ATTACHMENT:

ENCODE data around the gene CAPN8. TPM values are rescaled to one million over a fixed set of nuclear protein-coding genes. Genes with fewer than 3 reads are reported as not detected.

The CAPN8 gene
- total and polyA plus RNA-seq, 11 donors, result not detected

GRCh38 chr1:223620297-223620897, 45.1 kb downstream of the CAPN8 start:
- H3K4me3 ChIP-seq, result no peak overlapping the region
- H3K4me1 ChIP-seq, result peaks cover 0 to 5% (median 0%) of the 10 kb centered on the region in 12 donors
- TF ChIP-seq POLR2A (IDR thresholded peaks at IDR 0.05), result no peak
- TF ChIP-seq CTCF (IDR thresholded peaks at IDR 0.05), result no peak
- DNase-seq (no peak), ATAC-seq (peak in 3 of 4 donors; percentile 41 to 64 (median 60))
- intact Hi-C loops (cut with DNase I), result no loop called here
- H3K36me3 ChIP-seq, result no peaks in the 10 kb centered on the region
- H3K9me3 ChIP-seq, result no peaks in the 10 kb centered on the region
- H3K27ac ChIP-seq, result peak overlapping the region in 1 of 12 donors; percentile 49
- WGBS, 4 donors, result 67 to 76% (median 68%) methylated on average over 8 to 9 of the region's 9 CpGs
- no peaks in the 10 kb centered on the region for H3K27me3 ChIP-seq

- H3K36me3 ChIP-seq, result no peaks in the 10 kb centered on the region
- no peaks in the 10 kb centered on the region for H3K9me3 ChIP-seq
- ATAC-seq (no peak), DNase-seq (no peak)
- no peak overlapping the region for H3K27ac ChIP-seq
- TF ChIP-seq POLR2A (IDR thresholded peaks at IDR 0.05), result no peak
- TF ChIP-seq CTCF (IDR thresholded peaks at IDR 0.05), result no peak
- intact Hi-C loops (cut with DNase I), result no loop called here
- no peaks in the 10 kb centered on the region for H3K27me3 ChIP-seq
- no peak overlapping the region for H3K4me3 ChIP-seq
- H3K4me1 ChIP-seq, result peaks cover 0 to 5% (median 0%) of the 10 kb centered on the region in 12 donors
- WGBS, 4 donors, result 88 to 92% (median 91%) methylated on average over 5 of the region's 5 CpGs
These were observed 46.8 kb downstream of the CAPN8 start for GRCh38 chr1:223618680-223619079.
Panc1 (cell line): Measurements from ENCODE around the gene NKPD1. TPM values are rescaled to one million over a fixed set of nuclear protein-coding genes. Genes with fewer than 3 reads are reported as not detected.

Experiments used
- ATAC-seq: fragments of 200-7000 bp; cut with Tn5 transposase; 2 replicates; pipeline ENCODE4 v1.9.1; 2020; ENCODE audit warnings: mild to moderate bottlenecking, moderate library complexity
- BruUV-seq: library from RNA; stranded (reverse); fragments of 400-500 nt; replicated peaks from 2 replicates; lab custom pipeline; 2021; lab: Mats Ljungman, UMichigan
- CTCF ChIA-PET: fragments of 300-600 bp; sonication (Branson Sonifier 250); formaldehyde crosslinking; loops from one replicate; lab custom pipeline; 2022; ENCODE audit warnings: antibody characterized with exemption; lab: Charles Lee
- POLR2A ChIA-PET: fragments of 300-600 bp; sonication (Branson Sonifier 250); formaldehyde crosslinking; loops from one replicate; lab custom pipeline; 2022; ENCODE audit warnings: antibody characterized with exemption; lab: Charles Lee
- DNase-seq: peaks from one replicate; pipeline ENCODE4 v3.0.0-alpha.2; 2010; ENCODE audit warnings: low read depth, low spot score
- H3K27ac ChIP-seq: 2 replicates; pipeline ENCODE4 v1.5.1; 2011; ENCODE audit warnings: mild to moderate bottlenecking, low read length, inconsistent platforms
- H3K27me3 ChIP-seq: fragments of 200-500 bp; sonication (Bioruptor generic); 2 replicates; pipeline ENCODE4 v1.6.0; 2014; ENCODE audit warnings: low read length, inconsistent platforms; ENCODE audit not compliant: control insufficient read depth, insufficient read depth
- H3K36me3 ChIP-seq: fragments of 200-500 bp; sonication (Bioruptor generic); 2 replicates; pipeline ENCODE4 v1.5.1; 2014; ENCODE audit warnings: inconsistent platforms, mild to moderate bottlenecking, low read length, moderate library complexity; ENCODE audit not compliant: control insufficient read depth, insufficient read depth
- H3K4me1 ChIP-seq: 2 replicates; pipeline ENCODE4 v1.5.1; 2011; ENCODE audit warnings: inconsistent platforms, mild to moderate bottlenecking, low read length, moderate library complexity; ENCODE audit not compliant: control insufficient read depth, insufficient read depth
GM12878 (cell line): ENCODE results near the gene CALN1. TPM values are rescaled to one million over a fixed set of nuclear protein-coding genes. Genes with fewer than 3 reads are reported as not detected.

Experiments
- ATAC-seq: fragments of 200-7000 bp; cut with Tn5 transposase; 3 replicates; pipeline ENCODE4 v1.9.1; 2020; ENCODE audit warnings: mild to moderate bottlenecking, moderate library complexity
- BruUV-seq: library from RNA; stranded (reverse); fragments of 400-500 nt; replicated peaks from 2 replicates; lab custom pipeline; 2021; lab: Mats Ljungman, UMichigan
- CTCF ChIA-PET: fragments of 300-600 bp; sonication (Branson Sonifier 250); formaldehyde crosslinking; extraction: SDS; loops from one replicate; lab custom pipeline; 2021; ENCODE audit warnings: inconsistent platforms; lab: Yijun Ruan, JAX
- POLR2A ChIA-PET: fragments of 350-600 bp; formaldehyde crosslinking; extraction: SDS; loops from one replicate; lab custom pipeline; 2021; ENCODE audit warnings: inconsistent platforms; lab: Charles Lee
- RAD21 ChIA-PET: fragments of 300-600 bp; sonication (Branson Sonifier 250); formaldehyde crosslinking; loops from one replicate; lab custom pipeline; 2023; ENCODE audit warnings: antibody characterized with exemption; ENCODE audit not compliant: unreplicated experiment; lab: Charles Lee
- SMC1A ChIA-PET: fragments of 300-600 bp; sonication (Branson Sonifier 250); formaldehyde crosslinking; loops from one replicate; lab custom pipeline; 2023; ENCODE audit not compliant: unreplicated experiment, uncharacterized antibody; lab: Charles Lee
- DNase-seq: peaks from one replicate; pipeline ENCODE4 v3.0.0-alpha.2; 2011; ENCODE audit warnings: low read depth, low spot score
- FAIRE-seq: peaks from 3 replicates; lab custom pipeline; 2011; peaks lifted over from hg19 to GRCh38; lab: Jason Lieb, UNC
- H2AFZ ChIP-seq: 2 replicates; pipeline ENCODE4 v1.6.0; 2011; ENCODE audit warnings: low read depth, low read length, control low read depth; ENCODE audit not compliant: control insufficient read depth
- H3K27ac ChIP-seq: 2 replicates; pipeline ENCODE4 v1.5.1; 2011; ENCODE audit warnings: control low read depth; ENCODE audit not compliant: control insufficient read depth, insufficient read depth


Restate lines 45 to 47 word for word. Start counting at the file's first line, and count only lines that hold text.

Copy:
- RAD21 ChIA-PET: fragments of 300-600 bp; sonication (Branson Sonifier 250); formaldehyde crosslinking; loops from one replicate; lab custom pipeline; 2023; ENCODE audit warnings: antibody characterized with exemption; ENCODE audit not compliant: unreplicated experiment; lab: Charles Lee
- SMC1A ChIA-PET: fragments of 300-600 bp; sonication (Branson Sonifier 250); formaldehyde crosslinking; loops from one replicate; lab custom pipeline; 2023; ENCODE audit not compliant: unreplicated experiment, uncharacterized antibody; lab: Charles Lee
- DNase-seq: peaks from one replicate; pipeline ENCODE4 v3.0.0-alpha.2; 2011; ENCODE audit warnings: low read depth, low spot score